California braces for yet another menacing fire season
Twice a month, San José State researchers collect samples from local vegetation, or “fuels”—and what they found for April was foreboding: Craig Clements, director of the SJSU Wildfire Interdisciplinary Research Center, told KPIX 5 News last week.
“This is the time of year when the fuels should have the most moisture content of the season, and they’re actually the lowest we’ve ever measured for April,” he said in the news report.
But there’s hope: Fire prediction and tracking tools are advancing—a key takeaway from SJSU’s Fire Weather Research Workshop held April 8-9—and the university is leading the effort in providing fire management agencies with state-of-the-art resources to help curb the spread of wildfires.
The virtual event drew hundreds of researchers, students and fire management stakeholders from 20 countries to discuss the latest research and technology on fighting wildfires.
On the same day, California Gov. Gavin Newson announced a $536 million plan to prepare the state for the upcoming fire season. The California Legislature passed the package on April 12, and Newsom signed it April 13.
Intel from above the flames
Once a windstorm and an ignition come together, there’s little to be done.
“There’s nothing you can do to stop that fire,” explained Clements.
The best shot is to try to contain the fire with an “initial attack,” he continued. “That’s where remote sensing technology comes in, because the sooner you can detect the fire, the faster you can get into it.”
WRF-SFIRE is a forecast and modeling system—and a crucial resource to help curb the spread of wildfires—that relies on remote sensing technology. Developed and operated by SJSU, the system pairs data from satellite and infrared imaging with a simulation tool, and it combines a weather forecast model (Weather Research Forecast) with a fire-spread model (SFIRE).
During the workshop, faculty shared updates on WRF-SFIRE, including the addition of wildfire smoke dispersion forecasts, improved data input and analysis, more options for running simulations, and even a mobile-friendly interface.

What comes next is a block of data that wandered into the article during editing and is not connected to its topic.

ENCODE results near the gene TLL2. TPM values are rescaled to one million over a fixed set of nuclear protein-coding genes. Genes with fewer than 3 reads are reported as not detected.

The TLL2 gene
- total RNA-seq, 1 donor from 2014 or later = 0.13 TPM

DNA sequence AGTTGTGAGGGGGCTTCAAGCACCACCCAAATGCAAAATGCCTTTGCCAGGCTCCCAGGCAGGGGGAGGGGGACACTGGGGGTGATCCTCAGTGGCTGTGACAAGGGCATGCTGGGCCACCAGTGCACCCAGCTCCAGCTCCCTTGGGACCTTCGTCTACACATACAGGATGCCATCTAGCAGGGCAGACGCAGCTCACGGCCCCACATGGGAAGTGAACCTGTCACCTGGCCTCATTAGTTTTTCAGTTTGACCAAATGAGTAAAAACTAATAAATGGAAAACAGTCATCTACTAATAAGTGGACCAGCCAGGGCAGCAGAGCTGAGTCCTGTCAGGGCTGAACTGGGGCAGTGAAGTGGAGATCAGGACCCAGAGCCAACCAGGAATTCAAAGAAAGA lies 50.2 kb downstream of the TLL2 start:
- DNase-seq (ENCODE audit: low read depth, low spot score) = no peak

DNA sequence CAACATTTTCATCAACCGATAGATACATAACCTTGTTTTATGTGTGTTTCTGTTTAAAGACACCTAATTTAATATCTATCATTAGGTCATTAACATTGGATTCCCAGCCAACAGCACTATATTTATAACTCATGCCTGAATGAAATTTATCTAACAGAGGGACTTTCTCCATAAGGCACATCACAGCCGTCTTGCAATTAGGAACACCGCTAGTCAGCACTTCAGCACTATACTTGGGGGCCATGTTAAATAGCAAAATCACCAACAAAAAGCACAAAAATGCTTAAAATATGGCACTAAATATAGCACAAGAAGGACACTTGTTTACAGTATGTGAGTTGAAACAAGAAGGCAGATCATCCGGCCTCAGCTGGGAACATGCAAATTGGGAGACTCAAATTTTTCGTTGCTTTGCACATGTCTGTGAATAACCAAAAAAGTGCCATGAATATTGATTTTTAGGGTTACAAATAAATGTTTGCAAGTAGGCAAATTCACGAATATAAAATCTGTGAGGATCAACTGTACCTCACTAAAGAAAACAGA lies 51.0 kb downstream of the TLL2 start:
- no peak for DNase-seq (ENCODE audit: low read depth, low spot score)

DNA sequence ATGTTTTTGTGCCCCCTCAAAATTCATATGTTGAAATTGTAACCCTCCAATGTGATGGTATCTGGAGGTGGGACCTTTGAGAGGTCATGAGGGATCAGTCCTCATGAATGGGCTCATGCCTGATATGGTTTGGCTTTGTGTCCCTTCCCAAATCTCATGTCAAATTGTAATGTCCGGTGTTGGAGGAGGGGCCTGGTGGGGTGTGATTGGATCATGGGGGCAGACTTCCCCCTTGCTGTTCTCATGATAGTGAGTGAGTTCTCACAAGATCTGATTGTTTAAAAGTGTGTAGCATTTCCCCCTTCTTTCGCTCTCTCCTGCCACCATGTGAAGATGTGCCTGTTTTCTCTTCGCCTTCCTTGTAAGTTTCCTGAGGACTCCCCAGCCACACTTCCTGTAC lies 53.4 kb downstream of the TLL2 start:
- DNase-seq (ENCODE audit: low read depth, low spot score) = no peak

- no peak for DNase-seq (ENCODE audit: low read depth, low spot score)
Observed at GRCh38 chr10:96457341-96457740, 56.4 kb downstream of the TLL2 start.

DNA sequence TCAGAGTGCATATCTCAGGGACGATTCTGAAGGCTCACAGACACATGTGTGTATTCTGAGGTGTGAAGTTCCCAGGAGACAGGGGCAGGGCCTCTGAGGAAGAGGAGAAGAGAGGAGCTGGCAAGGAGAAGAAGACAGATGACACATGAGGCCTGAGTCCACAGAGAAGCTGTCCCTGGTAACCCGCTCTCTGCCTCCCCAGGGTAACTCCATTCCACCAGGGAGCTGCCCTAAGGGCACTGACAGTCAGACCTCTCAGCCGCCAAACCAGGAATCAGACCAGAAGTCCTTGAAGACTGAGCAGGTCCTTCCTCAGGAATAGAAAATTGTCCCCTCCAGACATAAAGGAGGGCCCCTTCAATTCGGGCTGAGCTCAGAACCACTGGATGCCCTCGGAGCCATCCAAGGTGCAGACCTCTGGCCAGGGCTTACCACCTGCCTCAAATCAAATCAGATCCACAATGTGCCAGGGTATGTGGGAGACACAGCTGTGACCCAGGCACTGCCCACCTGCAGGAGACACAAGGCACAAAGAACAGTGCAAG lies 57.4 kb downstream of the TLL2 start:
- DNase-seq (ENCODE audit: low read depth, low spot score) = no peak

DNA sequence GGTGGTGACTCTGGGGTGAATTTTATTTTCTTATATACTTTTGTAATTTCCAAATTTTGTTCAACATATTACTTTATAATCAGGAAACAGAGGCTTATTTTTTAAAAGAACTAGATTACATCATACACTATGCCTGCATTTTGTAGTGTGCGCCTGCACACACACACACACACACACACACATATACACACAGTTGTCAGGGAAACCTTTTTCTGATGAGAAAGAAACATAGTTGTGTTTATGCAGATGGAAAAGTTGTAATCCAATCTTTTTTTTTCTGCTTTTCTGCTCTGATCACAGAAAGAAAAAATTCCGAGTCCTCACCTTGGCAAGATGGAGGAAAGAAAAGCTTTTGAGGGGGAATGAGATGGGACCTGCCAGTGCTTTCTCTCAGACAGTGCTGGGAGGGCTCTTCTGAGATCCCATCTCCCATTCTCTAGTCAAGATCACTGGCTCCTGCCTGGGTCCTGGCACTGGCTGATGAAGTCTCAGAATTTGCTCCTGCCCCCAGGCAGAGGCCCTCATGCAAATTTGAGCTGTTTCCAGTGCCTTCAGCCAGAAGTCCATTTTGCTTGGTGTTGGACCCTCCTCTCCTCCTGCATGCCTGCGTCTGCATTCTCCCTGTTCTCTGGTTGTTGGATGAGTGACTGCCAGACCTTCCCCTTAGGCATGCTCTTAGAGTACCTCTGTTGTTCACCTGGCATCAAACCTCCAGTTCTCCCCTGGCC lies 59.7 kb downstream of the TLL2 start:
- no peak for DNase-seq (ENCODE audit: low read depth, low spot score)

But while tracking and prediction technology is advancing, not enough satellite and infrared imaging data is being gathered in day-to-day fire management operations, noted Miguel Valero Peréz, assistant professor of wildfire behavior and remote sensing at SJSU. He said that bringing that process up to speed is crucial and requires widespread collaboration.
“We need to collaborate with everyone—fire management agencies, academia, industry. We can only solve this problem if we work together,” Valero Peréz emphasized.
Solving a bigger problem
Newsom’s package may be able to help the state get ahead of the game as another dangerous fire season approaches. His plan provides funding to invest in workforce training, vegetation and terrain management, home protection and more.
But the effort to track conditions needs to be year-round, Clements told NBC Bay Area News.
“We need to be doing predictions for the conditions that would lead up to a severe fire season, so using the state-of-the-science modeling we have at San José State and running that operationally throughout the whole season versus a fire here and a fire there like we usually do,” he explained on the news report.
Joaquin Ramirez is principal consultant with Technosylva, Inc., a wildfire technology company that partners with SJSU by using WRF-SFIRE to assist management agencies like Cal Fire during fire season. In 2020, they offered Cal Fire support with more than 9,000 fires.
He said the workshop is proof of the exciting research and technology in progress, but that there’s still much to do when it comes to solving the wider problem.
“An all-hands job is needed, starting from supporting citizens that understand that we have to live with fire in a smarter way—and that we need to support scientists as much as we support our firefighters.”
A community service
Clements said that while the workshop is about exchanging research and ideas, it’s also about providing information directly to those fighting fires on the front lines.
Because it’s free and several topics are covered in a shorter amount of time, it can be a good alternative to a conference, which might not always be an option for fire management agency employees.
“It’s part of our service to the community to host this workshop and to have it to be free to anyone,” he explained. “It’s about accessibility to the knowledge.”
Martin Kurtovich, senior utilities engineer for California Public Utilities Commission (CPUC), said their staff participated to engage on important fire science topics—particularly wildfire modeling and predictions for forecasting future fire conditions.
He added, “I appreciate the important work being done at SJSU in not only conducting important research on California wildfires but also training future leaders in wildfire management.”